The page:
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Look Closely at the Requiem at the end of the play. Referring closely to Miller's language, explain the dramatic effect of this scene.

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Look Closely at the Requiem at the end of the play. Referring closely to Miller's language, explain the dramatic effect of this scene. When considering the dramatic effect on an audience or reader, the first important thing to note is the author's choice to name it a' Requiem' rather than' epilogue'. The definition of Requiem is 'special Mass for repose of souls of the dead'. This really reveals what main purpose Miller had in mind for this ending and the use of 'Requiem' will influence the mood of the audience, provoking sorrow and a melancholic atmosphere. Miller uses this scene in order to illustrate how, if at all, the characters have changed and the affect Willy's death has had upon them. The power in the scene seems to lie with Charley, who Miller uses as the only character who seems to be able to face the reality of the situation. His authoritative, sweeping speech is the main feature of the requiem, where he tries to make sense of Willy's life and sympathise with him. He speaks with conviction and uses rhetorical features of language to help persuade the audience to sympathise with Willy. ...read more.


With the atmosphere being in such melancholy, Miller makes Happy angry so the audience can see his fallibility as a character. He has followed the same dream and Willy's death and subsequent failure threatens his identity. This is because Miller uses Happy to represent the wrong way of going about life and, juxtaposed with Biff, you can see how Miller criticises the American consumer dream. Biff's character has been enlightened and has broken free of the self-denial and lies Willy imposed on them through his upbringing, seeing what has happened to Willy and not wishing the same fate. Biff sees 'There's more of him in that front stoop than in all the sales he ever made' and his fondly retrospective attitude in this scene will lead the audience to be more sympathetic and affectionate towards his character. This is because he has acknowledged the death of Willy and realised why. He understands now that he must follow his own dreams not the same dream as everybody else. He can see Willy would have lived a better life if he had done so and wants to no follow him down a similar path. ...read more.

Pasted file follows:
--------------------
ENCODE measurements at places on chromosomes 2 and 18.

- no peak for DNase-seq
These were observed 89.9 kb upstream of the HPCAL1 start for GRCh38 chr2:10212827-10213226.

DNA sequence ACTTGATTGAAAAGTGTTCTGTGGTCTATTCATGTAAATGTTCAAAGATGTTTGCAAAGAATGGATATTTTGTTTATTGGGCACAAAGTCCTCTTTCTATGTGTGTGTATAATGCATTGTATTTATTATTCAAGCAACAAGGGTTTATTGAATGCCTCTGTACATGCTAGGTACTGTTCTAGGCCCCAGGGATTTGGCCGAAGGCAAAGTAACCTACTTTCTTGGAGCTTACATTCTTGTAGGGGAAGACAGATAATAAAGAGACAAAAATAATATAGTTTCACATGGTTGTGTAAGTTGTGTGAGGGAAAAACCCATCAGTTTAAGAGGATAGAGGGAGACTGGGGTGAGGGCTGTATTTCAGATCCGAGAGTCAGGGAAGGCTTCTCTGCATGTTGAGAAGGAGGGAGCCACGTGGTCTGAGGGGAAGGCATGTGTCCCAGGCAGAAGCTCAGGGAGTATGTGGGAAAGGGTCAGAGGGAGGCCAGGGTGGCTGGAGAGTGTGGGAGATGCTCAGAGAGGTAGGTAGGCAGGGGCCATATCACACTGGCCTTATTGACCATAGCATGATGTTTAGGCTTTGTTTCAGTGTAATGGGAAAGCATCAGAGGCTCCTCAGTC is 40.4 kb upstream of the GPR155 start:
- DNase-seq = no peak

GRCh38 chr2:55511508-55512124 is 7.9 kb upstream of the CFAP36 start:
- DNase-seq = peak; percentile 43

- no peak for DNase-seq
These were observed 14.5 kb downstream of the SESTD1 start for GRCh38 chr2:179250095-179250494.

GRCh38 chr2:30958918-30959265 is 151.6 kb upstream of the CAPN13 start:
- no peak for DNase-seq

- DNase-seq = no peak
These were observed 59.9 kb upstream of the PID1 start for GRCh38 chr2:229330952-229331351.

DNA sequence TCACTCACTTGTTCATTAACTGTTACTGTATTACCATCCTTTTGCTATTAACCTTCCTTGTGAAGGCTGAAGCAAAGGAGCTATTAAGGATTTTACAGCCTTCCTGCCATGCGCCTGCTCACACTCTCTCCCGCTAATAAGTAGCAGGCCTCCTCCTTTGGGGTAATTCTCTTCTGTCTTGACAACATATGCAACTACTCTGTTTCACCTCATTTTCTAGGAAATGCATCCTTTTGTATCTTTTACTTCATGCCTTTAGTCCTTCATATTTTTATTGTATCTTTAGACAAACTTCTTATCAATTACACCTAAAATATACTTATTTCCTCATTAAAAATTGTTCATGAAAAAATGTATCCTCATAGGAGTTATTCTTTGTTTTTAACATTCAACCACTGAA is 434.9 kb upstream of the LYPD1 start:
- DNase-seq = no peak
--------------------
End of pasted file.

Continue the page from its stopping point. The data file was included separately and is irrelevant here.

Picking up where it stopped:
She cannot understand why he killed himself and it seems to her like he is 'just on another trip.' Her lack of acceptance is representative of how Linda believed everything Willy said. She cannot understand why nobody came to Willy's funeral and she feels she has to say goodbye. Her main speech draws on the sympathy from the audience and casts a sombre mood upon the play. She emphasises her disillusion with Willy's death by her repetition of 'I can't cry.' She cannot understand as she has followed what Willy has said and wanted and tied herself to his dreams for so long that she knows nothing without him. The use of flute music plying behind her speech emphasises the sorrow and hammers home the tragedy. Linda also has finally paid the house off but 'there'll be nobody home.' Miller is using Linda's confusion to highlight that material possessions do not necessarily mean happiness, contrary to what Willy believed. Linda does not know what to do with her life after Willy's death, quite simply as Willy was her life and in his death she has nothing. Miller is using this to illustrate Willy's failure to acknowledge the love and acceptance he had in his family, when he was more interested in seeking recognition in the business world. Throughtout the play WIllyTh ...read more.

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